Campus and Community United refines goals to help neighborhood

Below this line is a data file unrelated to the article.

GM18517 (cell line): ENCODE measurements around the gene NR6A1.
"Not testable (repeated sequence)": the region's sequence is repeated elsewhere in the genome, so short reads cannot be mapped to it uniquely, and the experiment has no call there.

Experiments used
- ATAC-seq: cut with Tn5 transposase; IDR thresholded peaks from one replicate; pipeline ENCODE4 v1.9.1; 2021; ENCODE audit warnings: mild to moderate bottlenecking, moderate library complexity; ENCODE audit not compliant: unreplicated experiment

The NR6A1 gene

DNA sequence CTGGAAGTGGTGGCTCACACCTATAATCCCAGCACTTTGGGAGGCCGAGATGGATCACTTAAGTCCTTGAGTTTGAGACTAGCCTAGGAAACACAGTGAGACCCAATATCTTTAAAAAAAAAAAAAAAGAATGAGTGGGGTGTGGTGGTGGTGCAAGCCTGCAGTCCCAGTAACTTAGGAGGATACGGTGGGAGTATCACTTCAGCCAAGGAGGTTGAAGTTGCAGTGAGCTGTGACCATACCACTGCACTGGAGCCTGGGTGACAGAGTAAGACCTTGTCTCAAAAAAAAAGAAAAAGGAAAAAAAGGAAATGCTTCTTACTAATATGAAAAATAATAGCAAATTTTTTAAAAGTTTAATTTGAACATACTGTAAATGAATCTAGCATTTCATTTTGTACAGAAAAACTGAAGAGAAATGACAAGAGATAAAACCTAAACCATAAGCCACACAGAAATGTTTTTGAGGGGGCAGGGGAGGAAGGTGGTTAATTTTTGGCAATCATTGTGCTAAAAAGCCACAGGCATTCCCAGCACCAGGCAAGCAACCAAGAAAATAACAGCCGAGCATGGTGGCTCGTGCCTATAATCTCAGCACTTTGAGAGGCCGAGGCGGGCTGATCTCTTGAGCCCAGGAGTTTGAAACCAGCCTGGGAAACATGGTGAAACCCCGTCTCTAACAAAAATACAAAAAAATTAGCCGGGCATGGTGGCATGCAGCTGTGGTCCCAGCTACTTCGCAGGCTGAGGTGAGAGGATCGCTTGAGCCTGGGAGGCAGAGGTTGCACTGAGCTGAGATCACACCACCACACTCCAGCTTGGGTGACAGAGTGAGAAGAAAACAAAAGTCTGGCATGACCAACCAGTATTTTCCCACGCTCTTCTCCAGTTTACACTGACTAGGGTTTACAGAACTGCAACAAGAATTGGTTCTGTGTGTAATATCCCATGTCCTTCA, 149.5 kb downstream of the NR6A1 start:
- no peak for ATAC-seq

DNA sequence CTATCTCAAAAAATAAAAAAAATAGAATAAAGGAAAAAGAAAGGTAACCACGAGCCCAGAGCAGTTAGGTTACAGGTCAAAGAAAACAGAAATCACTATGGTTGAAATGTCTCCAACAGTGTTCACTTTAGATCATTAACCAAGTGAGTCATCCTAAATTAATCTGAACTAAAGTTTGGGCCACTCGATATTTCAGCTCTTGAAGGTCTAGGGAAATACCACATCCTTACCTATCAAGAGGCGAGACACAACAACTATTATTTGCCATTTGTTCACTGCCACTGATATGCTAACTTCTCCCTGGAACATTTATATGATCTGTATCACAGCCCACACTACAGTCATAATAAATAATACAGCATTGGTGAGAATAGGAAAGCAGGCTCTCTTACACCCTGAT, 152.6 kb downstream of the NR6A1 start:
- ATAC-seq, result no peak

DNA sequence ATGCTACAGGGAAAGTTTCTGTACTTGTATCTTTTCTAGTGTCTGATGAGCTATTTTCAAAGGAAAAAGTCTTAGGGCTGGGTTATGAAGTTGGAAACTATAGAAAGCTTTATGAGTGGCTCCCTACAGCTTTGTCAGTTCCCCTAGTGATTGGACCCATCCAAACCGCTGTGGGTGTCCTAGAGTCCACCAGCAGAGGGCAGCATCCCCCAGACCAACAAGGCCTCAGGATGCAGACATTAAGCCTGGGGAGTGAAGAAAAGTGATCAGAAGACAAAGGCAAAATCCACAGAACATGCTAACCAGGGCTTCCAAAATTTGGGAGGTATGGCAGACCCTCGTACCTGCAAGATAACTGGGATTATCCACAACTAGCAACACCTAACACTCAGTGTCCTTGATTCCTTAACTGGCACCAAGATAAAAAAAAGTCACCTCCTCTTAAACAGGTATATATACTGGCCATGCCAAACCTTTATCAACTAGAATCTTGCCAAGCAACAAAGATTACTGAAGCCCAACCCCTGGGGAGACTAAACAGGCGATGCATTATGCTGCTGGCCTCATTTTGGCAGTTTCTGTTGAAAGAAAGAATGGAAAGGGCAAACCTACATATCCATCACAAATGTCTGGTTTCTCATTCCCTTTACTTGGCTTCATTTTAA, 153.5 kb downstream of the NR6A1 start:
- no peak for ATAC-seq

first_imgThough it spent last year actively seeking out student members, Campus and Community United has been a little quieter this semester — but only in hopes of making a greater impact by focusing on six main goals.CCU is a student group attempting to promote and preserve the interests of USC’s neighboring community, particularly as the university looks to expand and develop the University Park Campus. Last year, the group focused on generally helping the community, but this year it has developed a more strategic plan.Helping hand· Juniors Toby Eversole and Andrey Artamonov use the services of L.A. Bicycles, a local business CCU is attempting to assist. – Geo Tu | Daily TrojanJennifer Yee, alumni and parent coordinator for CCU, said she was excited about the group’s new focus.“Previously, we concentrated a lot on outreach around a general act of principles. Right now we are realizing that it is more important to have a core group of people who are dedicated than 50 people coming in and out of the club,” said Yee, a junior majoring in comparative literature.This year, CCU is focusing on a six-point plan that Yee said the group members feel will be more effective.“Last year, we focused a lot on outreach around a general set of principles and ideals. Now we have made six concrete campaigns and now we’re deciding which of the campaigns will be the most feasible and have the most impact,” Yee said.The six goals CCU plans to explore include getting students involved in USC’s Master Plan, creating a neighborhood opportunity center to foster a pipeline for economic opportunity and making more affordable transit.With its new approach, CCU is hoping to work directly with community partners, said Daniel Wu, the group’s faculty and projects coordinator.“The purpose of CCU is to promote neighborhood opportunity, and this year we are really hoping to expand on our coalition and develop relations with partners in order to put movement towards our goals,” Wu, a senior majoring in interdisciplinary studies, said.Rachel Zolensky, a new member, said she liked the six-point plan the previous group members have come up with as a new focus for this year.“I like how each goal addresses specific issues and also addresses how USC fits into each of those specific issues,” said Zolensky, a sophomore majoring in sociology.Though the club has picked the issues it wants to focus on, it has not yet developed concrete methods for attacking these problems. They do know, however, they want support from the university community.“We are really trying to build off of USC’s tradition of service for the community. [President Stephen B. Sample] stresses the importance of housing and jobs for USC’s surrounding neighbors and so does CCU,” Wu said.Wu said the club is striving to get undergraduates, graduates and staff to rethink the way they see cities and neighborhoods.Currently, members like Yee, Zolensky and Wu are appealing to the USC administration to retain the small-town feel of the University Village, rather than bringing in large businesses like those seen at the Grove and Beverly Center.“We don’t need a mini-Grove. One of our main goals would be to survey people and get the administration to realize that there’s an appreciation for local small businesses and the USC flavor,” Yee said.last_img